Wednesday, March 18, 2009
Racial Bias by the Boys in Blue?
When I read about cops like NYPD officer Juan Nunez (pictured left) being busted for joining 3 other men in beating a 52 year-old homeless black man with their fists and a bat in front of a deli on Long Island while yelling racial epithets at him, it bothers me on a number of levels.
It doesn't make think that every one of the thousands of NYPD officers is a racist, but it does make me aware that many of them harbor internalized bias against people because of the color of their skin, and that's a big problem in New York City.
Forget that those charged with enforcing the law are held to a higher standard, or that officer Nunez should have been the one helping someone who was being attacked, not taking part as a group of men are beating one man.
Is he able to enforce the law objectively without bias when he obviously harbors bias against African-Americans?
According to an article in the New York Daily News, Freeport, Long Island resident Officer Nunez was at the deli at 8am when a black homeless man named Daryl Jackson tried to use the pay phone outside and was asked to leave by the property owners.
Not all the facts are clear but three members of the deli owner's family, Jose Miguel Vargas, 35, of Freeport, and Bronx residents Persio Vargas, 53 and Kelvin Vargas,24 along with Nunez, surrounded Jackson and confronted him and began beating him after some kind of scuffle ensued - no doubt all FOUR men will testify that Jackson threw the first punch.
What's sad is that this kind of hostile attitude is a by-product of the Rudy Giuliani era New York when violence against the homeless and African-Americans by members of the NYPD skyrocketed after "America's Mayor" declared war on the homeless in the city including the infamous "Squeegee Men".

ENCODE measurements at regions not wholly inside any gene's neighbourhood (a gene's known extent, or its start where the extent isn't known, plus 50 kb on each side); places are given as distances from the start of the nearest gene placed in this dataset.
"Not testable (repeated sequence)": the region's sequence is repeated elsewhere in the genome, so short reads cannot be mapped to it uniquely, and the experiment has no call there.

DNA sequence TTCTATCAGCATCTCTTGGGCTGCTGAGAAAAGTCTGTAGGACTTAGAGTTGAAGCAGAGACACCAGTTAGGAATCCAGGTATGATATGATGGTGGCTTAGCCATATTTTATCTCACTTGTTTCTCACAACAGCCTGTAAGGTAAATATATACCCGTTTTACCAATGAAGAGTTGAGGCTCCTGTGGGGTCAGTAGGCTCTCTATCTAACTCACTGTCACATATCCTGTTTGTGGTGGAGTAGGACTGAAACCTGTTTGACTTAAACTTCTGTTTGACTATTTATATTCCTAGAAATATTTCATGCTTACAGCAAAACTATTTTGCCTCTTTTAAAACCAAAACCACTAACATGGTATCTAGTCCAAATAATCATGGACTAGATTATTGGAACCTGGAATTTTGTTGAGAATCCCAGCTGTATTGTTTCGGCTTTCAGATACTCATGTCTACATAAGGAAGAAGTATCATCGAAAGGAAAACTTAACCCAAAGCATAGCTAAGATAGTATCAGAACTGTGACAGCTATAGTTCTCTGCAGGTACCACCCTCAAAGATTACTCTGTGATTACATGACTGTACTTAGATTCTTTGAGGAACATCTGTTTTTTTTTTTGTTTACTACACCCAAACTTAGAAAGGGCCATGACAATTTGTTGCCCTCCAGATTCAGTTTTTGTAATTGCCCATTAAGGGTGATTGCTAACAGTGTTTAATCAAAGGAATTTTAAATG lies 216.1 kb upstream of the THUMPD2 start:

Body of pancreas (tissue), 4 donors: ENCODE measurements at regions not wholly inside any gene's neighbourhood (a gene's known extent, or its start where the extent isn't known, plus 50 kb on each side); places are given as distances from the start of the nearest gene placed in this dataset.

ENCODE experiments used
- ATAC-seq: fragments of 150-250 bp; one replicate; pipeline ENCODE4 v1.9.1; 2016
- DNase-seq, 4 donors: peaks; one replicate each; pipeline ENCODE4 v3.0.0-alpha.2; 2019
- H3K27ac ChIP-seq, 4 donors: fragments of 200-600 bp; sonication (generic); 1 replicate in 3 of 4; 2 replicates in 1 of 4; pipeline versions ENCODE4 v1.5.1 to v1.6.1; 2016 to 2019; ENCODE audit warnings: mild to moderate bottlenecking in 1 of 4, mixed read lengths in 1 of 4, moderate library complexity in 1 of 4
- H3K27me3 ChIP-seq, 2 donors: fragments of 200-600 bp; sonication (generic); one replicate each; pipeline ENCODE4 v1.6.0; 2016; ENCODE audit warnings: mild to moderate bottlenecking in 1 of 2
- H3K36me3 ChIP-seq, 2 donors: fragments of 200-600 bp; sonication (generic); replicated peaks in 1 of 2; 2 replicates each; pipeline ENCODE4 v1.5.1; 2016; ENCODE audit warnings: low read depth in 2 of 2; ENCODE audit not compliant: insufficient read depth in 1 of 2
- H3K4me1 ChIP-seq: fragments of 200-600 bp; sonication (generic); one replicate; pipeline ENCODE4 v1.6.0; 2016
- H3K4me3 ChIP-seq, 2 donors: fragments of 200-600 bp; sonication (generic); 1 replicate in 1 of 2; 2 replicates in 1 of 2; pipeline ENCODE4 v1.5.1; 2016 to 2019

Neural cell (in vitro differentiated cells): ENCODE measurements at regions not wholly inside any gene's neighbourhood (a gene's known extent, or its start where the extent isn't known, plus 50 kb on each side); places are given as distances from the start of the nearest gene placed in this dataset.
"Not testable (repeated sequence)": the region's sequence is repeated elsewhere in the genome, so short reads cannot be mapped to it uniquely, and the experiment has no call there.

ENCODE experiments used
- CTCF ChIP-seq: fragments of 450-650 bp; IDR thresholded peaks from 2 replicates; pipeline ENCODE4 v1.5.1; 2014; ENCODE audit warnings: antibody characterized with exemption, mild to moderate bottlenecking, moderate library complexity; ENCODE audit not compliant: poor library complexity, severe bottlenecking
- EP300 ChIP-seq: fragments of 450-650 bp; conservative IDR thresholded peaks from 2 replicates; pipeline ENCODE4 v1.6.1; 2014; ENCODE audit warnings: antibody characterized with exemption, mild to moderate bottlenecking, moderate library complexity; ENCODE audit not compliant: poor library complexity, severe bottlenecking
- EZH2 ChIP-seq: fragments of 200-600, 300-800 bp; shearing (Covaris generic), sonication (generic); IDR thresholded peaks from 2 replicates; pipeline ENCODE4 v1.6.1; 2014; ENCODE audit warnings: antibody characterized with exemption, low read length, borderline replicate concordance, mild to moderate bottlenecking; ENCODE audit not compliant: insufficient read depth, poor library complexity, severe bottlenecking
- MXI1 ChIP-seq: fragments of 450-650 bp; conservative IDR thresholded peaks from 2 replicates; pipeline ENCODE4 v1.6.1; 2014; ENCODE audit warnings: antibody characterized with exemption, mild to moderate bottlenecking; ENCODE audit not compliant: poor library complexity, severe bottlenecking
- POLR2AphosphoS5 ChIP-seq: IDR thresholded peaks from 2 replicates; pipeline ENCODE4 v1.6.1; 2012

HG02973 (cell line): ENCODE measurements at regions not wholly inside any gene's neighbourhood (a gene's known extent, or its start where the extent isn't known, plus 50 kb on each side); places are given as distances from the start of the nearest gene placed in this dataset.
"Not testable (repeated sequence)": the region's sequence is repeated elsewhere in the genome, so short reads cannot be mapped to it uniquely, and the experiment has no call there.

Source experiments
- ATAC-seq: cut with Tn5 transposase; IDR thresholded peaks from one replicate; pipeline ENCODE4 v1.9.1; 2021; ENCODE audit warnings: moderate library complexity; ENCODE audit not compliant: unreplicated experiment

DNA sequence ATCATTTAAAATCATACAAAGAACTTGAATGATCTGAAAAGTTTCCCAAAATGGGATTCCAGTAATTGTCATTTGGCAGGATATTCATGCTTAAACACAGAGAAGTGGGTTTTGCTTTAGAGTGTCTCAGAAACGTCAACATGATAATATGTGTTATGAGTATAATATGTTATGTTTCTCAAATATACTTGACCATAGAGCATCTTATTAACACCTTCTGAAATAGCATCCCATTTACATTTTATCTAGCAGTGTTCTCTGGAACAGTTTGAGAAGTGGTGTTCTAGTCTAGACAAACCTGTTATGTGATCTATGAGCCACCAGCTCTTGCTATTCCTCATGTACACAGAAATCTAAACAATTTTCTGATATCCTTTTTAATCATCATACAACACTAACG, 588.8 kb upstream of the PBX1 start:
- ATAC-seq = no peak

No one is going to argue that it wasn't annoying when homeless guys with dirty rag would begin washing the windows of drivers stuck in traffic then aggressively demand money for it; but no one deserves to be beaten up or physically assaulted for pan handling - especially by the police.
Just today, the New York Times reported that the City of New York agreed to pay $1.15 million to settle a law suit that accused two NYPD detectives, Patrick J. Brosnan and James Crowe, both former body guards for Mayor Rudy Giuliani, of execution-style killings of two robbery suspects in the Bronx.
In 1995 Anthony Rosario, 18, was hit by 14 bullets, 6 of them hit him in the back. His cousin Hilton Vega, 21 was struck with eight shots, 1 in the head, 1 in his butt, 1 in his arm and 5 in the back. This was 4 years before the murder of Amadou Diallo, an innocent man of color shot 41 times.
If officer Nunez, himself Puerto Rican, treated a homeless black man this way when he was off duty, how is he going treat a black suspect he encounters when he has his gun and badge?
Is it realistic to assume that someone like officer Nunez can just "turn off" the bias he has against people of color when he's on duty? Why are the NYPD allowed to routinely use excessive physical force against African-American males, even when they are innocent and unarmed?
Remember Sean Bell?